Remember the Sony Walkman? It was, at one time, the iPod of its day. No other portable media player was capable of competing against the Walkman. Everyone wanted to get their hands on Sony's stellar device. And every year, when Sony would tweak it just a little bit, we all jumped at the chance to buy the latest and greatest Walkman.
But today, the Walkman is just an also-ran. Apple's iPod is dominating the business. With a firm grip on the market, there's currently no sign that Apple will be relinquishing its lead in the PMP space anytime soon. But Sony hasn't given up.
It makes sense. Rumors have been swirling since 2008 that its Sony Ericsson joint venture would be releasing an Android-based handset. Why wouldn't Sony also consider Google's mobile operating system for the Walkman?
Last month, Sony CEO Howard Stringer gave further indication that Sony is looking to software like Android to appeal to consumers. After saying his company would use more open standards in the future, Stringer told Nikkei Electronics Asia that "Sony has begun the transition from a closed system to an open one." Stringer also told the publication that if Sony "had gone with open technology from the start, I think we probably would have beaten Apple."
That's a lofty statement from a company that hasn't done much to beat Apple.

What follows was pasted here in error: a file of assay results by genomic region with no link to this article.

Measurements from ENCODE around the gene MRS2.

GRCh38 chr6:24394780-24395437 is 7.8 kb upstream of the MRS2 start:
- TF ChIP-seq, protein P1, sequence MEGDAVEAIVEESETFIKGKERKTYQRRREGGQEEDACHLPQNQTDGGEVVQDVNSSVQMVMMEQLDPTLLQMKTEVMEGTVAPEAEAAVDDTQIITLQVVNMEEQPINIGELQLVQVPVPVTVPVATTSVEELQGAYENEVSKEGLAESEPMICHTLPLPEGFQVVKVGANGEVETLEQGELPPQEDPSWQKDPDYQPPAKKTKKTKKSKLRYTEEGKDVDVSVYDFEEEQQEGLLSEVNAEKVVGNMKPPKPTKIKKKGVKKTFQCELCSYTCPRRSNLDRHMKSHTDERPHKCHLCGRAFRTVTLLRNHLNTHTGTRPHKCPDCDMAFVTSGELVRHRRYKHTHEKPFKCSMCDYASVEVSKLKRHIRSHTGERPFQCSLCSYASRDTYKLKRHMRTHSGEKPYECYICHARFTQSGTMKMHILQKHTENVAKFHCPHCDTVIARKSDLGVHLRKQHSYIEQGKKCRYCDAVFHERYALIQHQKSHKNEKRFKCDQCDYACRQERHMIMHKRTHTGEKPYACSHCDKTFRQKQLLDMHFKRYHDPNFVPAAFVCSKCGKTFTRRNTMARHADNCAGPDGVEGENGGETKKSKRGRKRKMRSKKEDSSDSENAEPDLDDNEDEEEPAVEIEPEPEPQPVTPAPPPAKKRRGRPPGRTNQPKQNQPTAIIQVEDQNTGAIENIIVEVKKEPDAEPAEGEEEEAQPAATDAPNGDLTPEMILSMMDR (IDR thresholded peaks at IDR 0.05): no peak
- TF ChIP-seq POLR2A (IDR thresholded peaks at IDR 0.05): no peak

The iPod Touch and Zune HD both sport an operating system that makes them capable of extending the functionality of the device beyond playing media. Users can surf the Web, play games, and in the iPod Touch's case, download a variety of applications.
A Walkman with Android installed wouldn't be so different. The mobile operating system works with touch screens. The Android Marketplace makes adding applications to a device simple. And as long as Sony doesn't remove some of its better features, the Walkman's Android installation should also have Google Maps and a browser. It would be able to compete with the iPod Touch and the Zune HD.
Android, at least in my experience, is not as dynamic as the iPhone OS. But its open-source nature gives the vendor--in this case, Sony--the opportunity to do what it wants with the software.
Sony still needs to figure out how to create an iTunes-like experience. Now that iTunes has DRM-free music, users can download songs from Apple's store and add them to their Walkmans, but that's not nearly as convenient as downloading songs directly from a Walkman would be.
Another hurdle for Sony: while many people still know the Walkman, that name doesn't engender the kind of clout it once did. How many folks really know that Sony recently released the Walkman X-Series, which takes aim at the iPod Touch? The iPod is the thought leader in the music space, and there isn't much chance of that changing anytime soon.
Even with Android installed, the Walkman would likely be inferior to the iPod Touch. Sony has its work cut out for it, but it feels the call to try, and installing Android would likely be its best offensive against Apple on the PMP front yet.